Open-ended and Close-ended Questions
Purpose: English language learners often have difficulty identifying the difference between open-ended and close-ended questions. Making the distinction is very important in situations like job interviews, where a potential employer wants more information about a person’s skills or experience.
Prep Time: 15 minutes
Materials: copies of handout
Prep: You’ll need plenty of examples to illustrate the difference between open-ended and close-ended questions, and copies of the handout for your student(s).
- Questions that require a “yes” or “no” answer are close-ended questions, because no more information in needed or required.
- Q: “Did you eat lunch today?” A: “Yes, I did.”
- Q: “Have you ever used a computer?” A: “Yes, I have.”
- Questions that require the answerer to give more information or details are open-ended, because they “open” a conversation and provide an opportunity for new questions to be asked.
- Q: “Why didn’t you come to school yesterday?” A: “My son was sick and I had to take him to the doctor. Then I had to go to the drugstore to fill a prescription, …”
- Q: “When are you available to work?” A: “I can work days, evenings, and some weekends.”
- Introduce the idea of open-ended and close-ended by asking your students a series of questions. As they respond, talk about the difference between their answers and help them to categorize the questions you’ve asked into open-ended and close-ended. Be sure to ask questions that are clearly one or the other.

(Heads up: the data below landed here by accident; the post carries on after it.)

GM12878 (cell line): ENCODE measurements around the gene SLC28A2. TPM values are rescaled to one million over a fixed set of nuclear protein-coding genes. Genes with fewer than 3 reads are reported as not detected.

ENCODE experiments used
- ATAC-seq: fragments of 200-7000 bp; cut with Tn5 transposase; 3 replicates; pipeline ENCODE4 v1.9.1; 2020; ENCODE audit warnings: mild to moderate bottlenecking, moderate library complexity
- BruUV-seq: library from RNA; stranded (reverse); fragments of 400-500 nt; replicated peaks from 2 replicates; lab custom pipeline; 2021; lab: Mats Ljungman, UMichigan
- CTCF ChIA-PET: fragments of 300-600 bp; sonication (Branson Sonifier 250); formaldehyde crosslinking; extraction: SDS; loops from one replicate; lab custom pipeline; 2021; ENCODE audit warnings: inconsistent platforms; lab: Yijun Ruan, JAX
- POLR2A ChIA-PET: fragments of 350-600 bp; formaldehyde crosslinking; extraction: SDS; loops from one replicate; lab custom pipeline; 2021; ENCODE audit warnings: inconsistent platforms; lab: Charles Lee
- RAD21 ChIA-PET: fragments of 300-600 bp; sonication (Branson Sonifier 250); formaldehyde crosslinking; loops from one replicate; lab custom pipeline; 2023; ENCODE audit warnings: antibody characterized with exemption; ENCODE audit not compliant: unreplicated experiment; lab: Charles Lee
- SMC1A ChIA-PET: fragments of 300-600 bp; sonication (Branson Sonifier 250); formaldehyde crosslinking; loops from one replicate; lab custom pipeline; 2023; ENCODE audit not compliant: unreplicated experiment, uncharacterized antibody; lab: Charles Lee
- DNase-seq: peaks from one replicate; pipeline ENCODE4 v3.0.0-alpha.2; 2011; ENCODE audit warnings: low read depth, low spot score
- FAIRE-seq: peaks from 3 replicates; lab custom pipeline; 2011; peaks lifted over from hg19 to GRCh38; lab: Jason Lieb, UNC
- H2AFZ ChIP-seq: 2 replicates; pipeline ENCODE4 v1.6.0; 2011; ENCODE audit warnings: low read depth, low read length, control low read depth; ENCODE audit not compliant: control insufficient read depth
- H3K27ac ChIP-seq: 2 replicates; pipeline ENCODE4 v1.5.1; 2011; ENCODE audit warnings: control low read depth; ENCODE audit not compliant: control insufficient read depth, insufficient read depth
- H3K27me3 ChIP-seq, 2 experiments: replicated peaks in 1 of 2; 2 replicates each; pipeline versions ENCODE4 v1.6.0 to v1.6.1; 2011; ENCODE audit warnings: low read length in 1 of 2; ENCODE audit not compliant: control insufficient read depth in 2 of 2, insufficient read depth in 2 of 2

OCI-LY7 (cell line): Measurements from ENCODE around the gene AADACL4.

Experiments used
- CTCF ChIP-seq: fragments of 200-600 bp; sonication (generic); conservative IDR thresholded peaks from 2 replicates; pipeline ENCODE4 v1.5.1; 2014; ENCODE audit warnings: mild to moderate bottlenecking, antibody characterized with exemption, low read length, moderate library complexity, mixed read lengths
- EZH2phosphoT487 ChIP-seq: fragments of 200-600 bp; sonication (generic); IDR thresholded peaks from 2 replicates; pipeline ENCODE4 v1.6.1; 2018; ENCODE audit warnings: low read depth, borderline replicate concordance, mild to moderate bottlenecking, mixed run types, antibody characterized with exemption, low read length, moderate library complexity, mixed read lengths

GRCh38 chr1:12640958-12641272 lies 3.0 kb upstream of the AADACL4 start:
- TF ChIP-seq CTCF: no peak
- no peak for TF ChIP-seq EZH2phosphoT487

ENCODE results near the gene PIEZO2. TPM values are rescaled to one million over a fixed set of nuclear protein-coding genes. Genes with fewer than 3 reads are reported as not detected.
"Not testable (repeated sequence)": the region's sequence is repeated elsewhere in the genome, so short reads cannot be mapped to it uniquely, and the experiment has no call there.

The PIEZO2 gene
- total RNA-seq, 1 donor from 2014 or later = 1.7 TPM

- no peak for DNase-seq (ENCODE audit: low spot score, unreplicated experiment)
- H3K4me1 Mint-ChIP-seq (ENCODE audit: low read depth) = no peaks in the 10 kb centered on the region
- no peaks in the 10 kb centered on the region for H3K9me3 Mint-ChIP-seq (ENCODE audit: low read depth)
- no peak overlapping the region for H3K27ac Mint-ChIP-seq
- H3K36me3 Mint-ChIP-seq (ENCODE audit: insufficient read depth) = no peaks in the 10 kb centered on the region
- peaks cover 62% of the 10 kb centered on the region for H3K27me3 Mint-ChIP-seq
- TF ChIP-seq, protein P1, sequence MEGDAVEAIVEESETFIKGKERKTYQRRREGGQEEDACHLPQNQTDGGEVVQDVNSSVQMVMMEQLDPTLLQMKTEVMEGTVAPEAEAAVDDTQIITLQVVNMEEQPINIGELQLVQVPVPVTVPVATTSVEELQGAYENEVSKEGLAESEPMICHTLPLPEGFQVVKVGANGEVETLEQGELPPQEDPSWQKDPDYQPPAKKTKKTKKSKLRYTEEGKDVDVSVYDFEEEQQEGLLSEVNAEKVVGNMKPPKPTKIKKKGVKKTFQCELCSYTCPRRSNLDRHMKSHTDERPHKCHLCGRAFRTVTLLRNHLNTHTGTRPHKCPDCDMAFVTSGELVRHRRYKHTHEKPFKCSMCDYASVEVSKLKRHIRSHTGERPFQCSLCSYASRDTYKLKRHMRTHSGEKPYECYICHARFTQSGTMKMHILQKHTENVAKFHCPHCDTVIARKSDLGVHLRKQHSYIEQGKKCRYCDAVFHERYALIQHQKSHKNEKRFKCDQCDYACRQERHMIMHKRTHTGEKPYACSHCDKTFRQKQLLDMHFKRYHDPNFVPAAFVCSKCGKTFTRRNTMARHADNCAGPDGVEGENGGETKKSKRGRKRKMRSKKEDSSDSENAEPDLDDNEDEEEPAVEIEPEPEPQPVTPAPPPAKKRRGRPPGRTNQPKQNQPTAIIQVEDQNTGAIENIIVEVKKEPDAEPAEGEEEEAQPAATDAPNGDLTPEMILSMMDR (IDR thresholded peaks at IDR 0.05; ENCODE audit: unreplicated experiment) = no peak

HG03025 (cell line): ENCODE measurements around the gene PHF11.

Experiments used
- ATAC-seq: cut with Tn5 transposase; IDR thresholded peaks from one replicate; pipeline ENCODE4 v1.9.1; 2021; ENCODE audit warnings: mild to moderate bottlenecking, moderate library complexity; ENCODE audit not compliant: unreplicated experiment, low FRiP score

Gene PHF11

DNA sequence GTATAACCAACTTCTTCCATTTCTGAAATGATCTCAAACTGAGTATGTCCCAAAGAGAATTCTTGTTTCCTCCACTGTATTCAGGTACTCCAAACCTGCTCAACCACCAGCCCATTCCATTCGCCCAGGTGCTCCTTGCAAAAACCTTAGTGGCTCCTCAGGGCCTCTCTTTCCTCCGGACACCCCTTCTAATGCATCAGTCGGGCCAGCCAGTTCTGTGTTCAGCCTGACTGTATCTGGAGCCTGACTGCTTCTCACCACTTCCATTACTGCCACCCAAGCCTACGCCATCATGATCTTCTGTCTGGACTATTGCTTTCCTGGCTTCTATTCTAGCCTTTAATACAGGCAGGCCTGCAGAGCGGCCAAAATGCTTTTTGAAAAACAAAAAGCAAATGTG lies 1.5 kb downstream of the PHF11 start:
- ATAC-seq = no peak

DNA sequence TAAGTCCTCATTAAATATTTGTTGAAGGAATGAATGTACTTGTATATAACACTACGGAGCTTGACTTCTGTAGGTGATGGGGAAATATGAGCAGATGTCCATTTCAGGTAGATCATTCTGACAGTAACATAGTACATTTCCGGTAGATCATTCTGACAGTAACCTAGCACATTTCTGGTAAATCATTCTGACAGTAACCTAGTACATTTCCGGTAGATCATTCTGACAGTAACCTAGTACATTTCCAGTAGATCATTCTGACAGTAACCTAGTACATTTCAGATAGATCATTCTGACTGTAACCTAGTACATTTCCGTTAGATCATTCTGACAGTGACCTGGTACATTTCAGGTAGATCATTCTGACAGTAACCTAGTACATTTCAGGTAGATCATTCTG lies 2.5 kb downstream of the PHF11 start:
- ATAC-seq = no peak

- Ask students to pose questions that they think are close-ended. Talk about whether or not they are and why. Repeat with open-ended questions.
- Give students the handout and review the definitions again. Look at Exercise I and go over the directions together.
- Students complete Ex. 1 in pairs, reading the examples aloud and adding their own example.
- Ask students to share their ideas with the class.
- Students work individually to complete Exercise II, then practice asking and answering the open-ended questions they’ve written with a partner.